If the days when you could count on getting regularly carded have long since passed, there’s one place where you might still pass for under the legal drinking age: the internet. If you’ve ever found yourself on the website for an alcoholic beverage, you know that it usually prompts you to enter your full birthdate to prove that you’re at least 21 years old.
Much like your fake ID in college, the date you enter might not be anywhere near your actual date of birth. I know when I encounter these sites, sometimes I put in my correct birthdate, because it’s the first thing that comes to mind, but other times I end up choosing any old date that puts me firmly in the over-21 camp just to speed up the process. Since anyone can do this, what’s to stop underage people from doing the same and gaining access to the site?
Of course, the answer is nothing. In fact, despite the ubiquity of the practice, there’s no law requiring alcohol companies to verify a user’s age before granting them access. Instead, the companies do it voluntarily to appease those that feel that the less young people know about, and are exposed to, information about alcohol, the better.
“These proponents believe that the less youth know about or are exposed to alcohol subject matters, the less that youth are harmed by alcohol,” Marvin Cable, a practicing attorney and part-time lecturer in internet law and policy at the University of Massachusetts, told the Huffington Post. “But this belief is heavily debatable.”
Competing ideologies posit that education about alcohol can actually help young people learn to use it responsibly. According to AlcoholProblems&Solutions.org, a nonprofit website dedicated to debunking myths and sharing effective peer-reviewed ways to reduce drinking problems and live healthier, abstinence-only alcohol education programs are unrealistic and can have counterintuitive effects.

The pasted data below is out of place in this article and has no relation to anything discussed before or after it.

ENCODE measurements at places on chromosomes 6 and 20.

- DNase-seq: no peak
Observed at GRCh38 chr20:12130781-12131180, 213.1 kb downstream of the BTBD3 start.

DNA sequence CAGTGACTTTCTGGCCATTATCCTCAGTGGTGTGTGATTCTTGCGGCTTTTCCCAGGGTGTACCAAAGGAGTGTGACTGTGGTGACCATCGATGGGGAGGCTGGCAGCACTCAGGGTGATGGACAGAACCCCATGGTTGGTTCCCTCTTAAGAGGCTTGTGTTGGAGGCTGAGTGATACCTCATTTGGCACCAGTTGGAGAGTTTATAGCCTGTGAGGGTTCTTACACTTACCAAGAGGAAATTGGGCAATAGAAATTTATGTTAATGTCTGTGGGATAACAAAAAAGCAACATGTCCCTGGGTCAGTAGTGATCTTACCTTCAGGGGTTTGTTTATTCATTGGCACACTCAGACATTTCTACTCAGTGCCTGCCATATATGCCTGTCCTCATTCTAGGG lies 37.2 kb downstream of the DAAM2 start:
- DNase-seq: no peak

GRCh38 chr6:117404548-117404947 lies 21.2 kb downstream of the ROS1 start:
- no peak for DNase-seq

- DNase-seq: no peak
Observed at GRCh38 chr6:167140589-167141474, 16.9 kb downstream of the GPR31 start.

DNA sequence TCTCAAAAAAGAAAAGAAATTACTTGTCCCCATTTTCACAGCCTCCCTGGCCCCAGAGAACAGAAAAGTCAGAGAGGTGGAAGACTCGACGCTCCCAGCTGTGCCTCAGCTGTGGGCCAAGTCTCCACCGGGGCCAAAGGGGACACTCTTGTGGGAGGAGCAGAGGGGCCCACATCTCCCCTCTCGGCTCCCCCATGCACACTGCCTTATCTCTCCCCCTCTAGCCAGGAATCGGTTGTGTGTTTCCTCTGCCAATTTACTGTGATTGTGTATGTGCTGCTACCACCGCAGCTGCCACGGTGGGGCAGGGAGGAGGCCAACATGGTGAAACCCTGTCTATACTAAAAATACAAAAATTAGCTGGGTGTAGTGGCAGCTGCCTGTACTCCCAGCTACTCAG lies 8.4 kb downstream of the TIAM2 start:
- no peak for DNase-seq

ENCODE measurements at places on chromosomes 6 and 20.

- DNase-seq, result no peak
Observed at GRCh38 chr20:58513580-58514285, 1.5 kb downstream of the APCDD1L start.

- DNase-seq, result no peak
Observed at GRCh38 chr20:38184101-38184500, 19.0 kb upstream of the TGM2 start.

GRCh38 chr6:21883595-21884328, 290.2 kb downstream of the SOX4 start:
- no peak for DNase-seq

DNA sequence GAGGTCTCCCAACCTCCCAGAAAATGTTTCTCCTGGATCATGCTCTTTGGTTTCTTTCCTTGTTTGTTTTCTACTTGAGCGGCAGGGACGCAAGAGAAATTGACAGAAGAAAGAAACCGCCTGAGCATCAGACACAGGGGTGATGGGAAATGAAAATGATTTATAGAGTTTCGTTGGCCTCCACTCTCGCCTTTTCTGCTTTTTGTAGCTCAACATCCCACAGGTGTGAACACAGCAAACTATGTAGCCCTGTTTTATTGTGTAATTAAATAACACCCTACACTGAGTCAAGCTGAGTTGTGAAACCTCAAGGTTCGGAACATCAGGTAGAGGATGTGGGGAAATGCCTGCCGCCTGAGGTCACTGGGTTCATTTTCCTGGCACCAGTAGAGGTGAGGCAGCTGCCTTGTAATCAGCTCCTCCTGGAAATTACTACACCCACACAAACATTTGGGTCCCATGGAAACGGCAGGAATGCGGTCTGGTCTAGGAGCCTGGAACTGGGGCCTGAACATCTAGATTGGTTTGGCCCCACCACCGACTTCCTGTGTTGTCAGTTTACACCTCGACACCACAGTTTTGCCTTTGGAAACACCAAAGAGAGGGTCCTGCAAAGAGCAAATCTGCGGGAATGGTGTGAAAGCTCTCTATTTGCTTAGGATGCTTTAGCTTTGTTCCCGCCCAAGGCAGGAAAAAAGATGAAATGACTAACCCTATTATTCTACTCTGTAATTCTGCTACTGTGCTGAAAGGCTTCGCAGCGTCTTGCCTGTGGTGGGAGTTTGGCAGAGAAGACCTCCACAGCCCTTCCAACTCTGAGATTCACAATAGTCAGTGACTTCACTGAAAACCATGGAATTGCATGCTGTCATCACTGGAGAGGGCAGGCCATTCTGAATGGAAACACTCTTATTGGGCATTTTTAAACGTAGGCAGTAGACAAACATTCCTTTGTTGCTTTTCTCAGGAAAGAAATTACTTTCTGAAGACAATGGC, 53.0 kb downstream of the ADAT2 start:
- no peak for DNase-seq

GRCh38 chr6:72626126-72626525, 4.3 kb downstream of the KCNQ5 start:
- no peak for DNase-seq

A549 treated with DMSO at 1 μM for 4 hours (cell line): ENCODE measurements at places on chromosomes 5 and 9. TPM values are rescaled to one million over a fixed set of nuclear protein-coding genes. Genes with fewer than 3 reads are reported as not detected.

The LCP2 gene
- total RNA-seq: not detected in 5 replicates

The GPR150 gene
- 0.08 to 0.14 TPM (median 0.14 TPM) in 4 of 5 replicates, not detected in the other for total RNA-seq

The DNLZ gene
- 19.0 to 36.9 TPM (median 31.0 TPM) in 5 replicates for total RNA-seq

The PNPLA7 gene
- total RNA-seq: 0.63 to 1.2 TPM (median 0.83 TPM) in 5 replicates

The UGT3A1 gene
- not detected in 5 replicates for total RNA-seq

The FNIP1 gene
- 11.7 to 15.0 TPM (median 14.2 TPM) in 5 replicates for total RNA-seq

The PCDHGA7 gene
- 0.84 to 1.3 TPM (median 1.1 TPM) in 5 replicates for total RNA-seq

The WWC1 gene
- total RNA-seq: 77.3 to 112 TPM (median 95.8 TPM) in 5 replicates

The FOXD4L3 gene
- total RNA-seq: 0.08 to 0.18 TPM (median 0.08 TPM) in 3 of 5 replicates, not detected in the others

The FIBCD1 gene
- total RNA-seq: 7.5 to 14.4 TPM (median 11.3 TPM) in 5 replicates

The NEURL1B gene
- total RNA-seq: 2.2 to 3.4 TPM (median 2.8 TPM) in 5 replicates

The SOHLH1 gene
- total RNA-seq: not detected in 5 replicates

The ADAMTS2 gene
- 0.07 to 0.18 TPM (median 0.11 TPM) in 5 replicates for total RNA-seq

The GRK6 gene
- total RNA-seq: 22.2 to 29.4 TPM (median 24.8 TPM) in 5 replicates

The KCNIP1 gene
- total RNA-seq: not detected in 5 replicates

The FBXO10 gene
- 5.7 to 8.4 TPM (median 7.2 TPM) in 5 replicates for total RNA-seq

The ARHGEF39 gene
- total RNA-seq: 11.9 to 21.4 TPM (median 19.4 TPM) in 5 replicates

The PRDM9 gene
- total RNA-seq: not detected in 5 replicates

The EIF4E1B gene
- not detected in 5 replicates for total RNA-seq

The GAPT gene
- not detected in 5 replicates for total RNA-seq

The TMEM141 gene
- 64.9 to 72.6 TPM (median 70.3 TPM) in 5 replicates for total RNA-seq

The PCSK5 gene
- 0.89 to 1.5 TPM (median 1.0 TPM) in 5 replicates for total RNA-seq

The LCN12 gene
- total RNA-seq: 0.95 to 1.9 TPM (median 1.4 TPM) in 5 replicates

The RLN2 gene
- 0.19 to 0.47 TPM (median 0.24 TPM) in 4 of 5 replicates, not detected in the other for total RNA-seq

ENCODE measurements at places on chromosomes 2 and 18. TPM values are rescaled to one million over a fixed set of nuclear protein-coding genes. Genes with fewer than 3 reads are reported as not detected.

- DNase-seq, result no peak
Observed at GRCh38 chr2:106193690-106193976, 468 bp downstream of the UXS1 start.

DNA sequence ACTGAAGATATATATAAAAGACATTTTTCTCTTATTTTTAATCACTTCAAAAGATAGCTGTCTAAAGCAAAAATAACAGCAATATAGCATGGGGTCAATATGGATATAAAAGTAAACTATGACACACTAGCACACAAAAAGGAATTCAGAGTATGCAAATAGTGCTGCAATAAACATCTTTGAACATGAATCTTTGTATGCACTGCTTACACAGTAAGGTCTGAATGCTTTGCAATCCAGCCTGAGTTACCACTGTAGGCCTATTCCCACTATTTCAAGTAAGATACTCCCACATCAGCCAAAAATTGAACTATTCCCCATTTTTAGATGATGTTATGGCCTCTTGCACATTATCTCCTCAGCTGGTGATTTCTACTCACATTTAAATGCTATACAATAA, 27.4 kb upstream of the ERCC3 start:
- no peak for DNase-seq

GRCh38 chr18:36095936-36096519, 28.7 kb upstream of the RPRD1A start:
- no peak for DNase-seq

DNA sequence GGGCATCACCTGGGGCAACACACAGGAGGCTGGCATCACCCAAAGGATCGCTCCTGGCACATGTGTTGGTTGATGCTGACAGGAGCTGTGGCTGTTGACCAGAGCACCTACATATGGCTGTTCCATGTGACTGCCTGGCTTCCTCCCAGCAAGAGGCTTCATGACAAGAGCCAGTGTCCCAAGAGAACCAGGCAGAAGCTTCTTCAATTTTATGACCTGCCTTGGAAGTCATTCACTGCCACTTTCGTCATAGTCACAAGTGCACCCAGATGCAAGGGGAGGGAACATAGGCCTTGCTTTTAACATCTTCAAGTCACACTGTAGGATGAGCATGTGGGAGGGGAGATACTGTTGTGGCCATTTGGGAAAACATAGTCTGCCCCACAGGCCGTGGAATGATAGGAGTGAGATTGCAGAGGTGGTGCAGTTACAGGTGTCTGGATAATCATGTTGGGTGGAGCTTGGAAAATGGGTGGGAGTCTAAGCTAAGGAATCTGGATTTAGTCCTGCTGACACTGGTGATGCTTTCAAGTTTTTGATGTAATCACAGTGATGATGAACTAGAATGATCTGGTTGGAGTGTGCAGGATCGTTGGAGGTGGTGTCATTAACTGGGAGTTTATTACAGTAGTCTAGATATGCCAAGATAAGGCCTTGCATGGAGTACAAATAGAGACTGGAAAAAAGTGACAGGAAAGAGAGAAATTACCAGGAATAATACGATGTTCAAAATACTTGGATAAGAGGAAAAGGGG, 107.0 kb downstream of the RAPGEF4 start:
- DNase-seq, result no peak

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The organization cites a study of the effectiveness of alcohol-education programs that showed that those that emphasize responsible alcohol use are more successful than those that follow an abstinence-only approach.
When it comes to actually attempting to purchase booze online, that’s a trickier subject. All states that allow consumers to purchase alcoholic beverages online require that the delivery is made in person, at which time the buyer must show a valid ID to prove their age and sign for the package.
Some states also require that companies selling liquor online make an effort to verify age at the point of purchase, by having customers email a scanned ID or using a third-party service to verify age, such as LexisNexis or IDology, which utilize public information to verify that a customer’s name and address corresponds to an individual of legal drinking age.
The next frontier in virtual bouncers is Blockchain technology. Last year, Civic, a Blockchain technology-based identity app, partnered with Anheuser-Busch InBev to dispense beer from a Blockchain-enabled vending machine in the United States. Customers can scan a QR code with the app to verify their age and get a can of beer.
“This is the first proper use case for identity on the Blockchain,” Vinny Lingham, Civic founder and CEO, told Forbes at the EOH Connect Conference 2018. “This is a very basic use case, but you can buy a can of beer.”
[h/t: Huffington Post]